Chilean Patagonia is an international icon: it is one of the most remote places in the world and also one of the few remaining virgin areas on Earth. Much of its value comes from the interconnectivity of land and sea in its countless fjords and canals, the variety of its wildlife, and the communities that have not only thrived in the region for millennia, but also play a role. crucial in its protection.
Although the towns and villages of Patagonia have not historically been very visible, they are fundamental to any discussion of protected areas, where they serve as so-called gateway communities. These communities have a strong connection to the land, and maintaining that connection is a conscious decision that, for many residents, is rooted in their culture and family traditions. Their livelihoods and economic well-being also depend heavily on the land and its preservation: tourism in Patagonian protected areas begins and ends in these communities, whether through transportation to and from these remote locations or through information services, park administration, food and accommodation. .
Yet the communities of Patagonia differ from others in Chile largely due to their isolation. No other region of the country has such a high percentage of hard-to-reach communities, with such a low population density and such limited access to basic public services, including public education and health care. As a result, these places have a higher degree of social inequality than the rest of the country. According to the “Study of isolated localities” by the Chilean Under-Secretary for Regional and Administrative Development, 80.7% of towns and villages in the Magallanes region and 66.6% in the Aysén region are considered isolated.1
In addition, a recent study by the University of Austral Chile, which sought to describe the relationship between the urban dwellers of Chilean Patagonia and protected areas, found that throughout Patagonia, people strongly associate land with land. isolation, nature and a quiet way of life, which is lived with pride, some sacrifices and the feeling of “creating a homeland”.2 Tellingly, 79% of the urban population of Chilean Patagonia recognizes that protected areas contribute to the socio-economic development of their region,3 this is confirmed in countries as different as Ecuador and the United States, where analyzes show that every dollar invested in protected areas brings in $ 10 to the local economy.4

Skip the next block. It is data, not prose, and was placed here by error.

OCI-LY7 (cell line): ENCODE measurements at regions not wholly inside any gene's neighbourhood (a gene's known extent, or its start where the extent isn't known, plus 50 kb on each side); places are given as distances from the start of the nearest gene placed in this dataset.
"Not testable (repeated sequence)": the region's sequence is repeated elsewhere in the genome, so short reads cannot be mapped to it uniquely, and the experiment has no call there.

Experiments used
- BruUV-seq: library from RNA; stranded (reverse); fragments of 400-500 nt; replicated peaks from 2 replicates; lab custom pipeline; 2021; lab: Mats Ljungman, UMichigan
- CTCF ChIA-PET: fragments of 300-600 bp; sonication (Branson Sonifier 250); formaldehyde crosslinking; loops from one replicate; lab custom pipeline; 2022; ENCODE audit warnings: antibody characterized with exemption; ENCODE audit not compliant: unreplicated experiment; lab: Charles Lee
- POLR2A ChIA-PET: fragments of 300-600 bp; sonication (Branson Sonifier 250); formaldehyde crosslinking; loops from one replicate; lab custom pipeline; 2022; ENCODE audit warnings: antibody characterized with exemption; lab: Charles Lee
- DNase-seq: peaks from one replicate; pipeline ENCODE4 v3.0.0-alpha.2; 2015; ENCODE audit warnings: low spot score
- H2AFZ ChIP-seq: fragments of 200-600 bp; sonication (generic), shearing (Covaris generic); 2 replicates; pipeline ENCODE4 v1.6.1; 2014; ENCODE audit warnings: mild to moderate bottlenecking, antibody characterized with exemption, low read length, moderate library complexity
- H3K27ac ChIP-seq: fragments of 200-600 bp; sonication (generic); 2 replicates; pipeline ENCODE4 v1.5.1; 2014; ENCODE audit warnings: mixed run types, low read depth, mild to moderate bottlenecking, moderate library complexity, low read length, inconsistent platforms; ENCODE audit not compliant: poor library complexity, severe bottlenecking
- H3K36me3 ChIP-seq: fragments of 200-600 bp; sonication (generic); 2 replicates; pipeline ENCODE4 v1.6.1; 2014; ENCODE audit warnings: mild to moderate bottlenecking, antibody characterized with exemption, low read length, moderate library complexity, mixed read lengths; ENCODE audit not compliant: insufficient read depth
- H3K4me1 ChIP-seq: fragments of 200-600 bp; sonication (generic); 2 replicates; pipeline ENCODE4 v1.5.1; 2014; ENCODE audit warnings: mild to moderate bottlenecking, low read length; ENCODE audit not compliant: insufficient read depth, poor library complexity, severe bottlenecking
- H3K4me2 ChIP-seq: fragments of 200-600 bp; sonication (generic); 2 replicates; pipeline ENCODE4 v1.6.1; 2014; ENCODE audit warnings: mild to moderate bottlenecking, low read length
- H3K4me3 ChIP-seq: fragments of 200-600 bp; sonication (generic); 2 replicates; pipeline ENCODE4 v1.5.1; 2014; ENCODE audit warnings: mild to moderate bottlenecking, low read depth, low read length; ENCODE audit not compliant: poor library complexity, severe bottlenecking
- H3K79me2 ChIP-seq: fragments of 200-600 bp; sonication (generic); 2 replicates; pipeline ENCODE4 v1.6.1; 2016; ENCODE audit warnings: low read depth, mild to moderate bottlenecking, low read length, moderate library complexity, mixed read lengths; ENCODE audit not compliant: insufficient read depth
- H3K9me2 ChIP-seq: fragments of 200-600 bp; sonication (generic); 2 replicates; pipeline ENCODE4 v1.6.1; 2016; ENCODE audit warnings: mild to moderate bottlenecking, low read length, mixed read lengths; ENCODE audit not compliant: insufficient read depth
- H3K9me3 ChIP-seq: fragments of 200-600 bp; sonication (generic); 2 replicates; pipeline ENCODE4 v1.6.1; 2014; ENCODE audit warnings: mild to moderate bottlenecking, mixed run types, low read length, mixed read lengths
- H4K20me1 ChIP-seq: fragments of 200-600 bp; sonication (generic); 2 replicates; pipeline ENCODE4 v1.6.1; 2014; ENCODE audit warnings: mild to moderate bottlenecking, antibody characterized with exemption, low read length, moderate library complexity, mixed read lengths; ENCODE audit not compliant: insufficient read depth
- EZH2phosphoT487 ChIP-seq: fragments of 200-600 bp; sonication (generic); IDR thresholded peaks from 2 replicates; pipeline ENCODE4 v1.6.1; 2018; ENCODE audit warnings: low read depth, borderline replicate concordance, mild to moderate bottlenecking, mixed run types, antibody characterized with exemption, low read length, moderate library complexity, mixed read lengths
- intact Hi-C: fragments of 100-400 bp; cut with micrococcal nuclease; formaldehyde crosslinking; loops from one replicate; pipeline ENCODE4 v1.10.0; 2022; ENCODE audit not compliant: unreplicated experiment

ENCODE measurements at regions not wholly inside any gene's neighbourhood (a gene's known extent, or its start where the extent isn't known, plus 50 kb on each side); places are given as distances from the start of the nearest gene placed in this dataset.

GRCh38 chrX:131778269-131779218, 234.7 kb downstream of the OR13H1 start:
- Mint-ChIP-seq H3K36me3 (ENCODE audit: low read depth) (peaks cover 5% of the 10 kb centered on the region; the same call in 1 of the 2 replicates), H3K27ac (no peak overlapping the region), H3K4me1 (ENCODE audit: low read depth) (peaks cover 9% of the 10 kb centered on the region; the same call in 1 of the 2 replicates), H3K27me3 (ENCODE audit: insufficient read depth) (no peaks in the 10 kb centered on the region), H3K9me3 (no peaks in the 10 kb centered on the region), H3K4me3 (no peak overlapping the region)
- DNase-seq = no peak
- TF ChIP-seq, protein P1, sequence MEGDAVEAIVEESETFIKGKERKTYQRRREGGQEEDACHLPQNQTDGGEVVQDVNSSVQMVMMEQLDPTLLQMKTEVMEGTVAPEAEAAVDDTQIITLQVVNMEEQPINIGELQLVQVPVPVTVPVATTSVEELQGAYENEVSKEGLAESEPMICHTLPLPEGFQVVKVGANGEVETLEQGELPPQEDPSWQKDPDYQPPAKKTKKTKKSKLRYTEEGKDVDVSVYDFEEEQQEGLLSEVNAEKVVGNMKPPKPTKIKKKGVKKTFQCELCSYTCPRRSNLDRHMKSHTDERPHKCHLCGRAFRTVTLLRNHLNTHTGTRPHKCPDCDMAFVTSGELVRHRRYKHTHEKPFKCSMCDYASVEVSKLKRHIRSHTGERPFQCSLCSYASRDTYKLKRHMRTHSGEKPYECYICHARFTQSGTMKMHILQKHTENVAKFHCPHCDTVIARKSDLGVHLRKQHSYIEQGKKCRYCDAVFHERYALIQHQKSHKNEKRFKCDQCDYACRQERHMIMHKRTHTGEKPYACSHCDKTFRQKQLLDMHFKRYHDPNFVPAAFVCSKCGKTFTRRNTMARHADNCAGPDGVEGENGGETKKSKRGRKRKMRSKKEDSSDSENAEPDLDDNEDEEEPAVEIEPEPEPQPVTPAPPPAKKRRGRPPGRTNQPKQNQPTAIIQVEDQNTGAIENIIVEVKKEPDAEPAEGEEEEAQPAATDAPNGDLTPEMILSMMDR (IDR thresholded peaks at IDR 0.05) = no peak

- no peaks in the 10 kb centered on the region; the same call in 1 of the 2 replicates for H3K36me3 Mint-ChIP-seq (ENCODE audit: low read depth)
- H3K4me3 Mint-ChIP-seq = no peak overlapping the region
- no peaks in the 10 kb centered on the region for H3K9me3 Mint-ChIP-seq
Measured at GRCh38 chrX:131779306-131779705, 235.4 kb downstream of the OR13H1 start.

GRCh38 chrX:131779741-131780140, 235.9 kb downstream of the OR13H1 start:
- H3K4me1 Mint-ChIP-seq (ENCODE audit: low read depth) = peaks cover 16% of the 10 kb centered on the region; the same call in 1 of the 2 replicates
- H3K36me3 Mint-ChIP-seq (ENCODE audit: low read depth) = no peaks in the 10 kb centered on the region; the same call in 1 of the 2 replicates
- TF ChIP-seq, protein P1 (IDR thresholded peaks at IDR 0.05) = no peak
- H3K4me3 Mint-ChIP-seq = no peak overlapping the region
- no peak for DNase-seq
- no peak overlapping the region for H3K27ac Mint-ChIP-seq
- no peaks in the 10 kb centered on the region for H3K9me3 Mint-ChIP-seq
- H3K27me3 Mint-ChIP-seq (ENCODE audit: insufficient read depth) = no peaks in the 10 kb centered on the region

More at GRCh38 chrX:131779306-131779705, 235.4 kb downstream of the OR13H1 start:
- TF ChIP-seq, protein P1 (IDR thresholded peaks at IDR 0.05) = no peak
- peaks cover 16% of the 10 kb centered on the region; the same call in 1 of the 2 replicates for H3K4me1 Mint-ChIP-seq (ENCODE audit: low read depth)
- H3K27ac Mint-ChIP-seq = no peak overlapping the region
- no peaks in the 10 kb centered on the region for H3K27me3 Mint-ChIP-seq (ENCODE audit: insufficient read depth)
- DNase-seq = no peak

Activities associated with protected areas can boost a community’s economy by creating businesses and jobs related to responsible tourism, while preserving the local culture, history and ethnic identity of the destination.
If the link between a protected area and a gateway community is properly coordinated with the agency in charge of the administration of protected areas – such as CONAF (Chile’s National Forestry Corp.), the Ministry of the Environment or the Ministry of National Goods – accommodation, food service, and even park administration can be based in entrance communities, providing direct income to residents and relieving pressure to build expensive infrastructure in areas protected from Patagonia.
Chile made decisive progress in protecting this precious region four years ago by expanding its network of protected areas by more than 5,000 square miles, concentrating more than 90% of the country’s protected areas in Patagonia. Today, Gateway Communities can help save and build on these advances.
Developing bridging communities
Gradually in Aysén and more quickly in Magallanes, the towns and villages surrounding the protected areas of Chilean Patagonia are turning into gateway communities, places that not only provide access to these areas but also increasingly offer associated products and services. to ecotourism. Although the COVID-19 pandemic has halted the flow of tourists for more than a year, visitors now appear ready to return and enjoy the region’s natural wonders.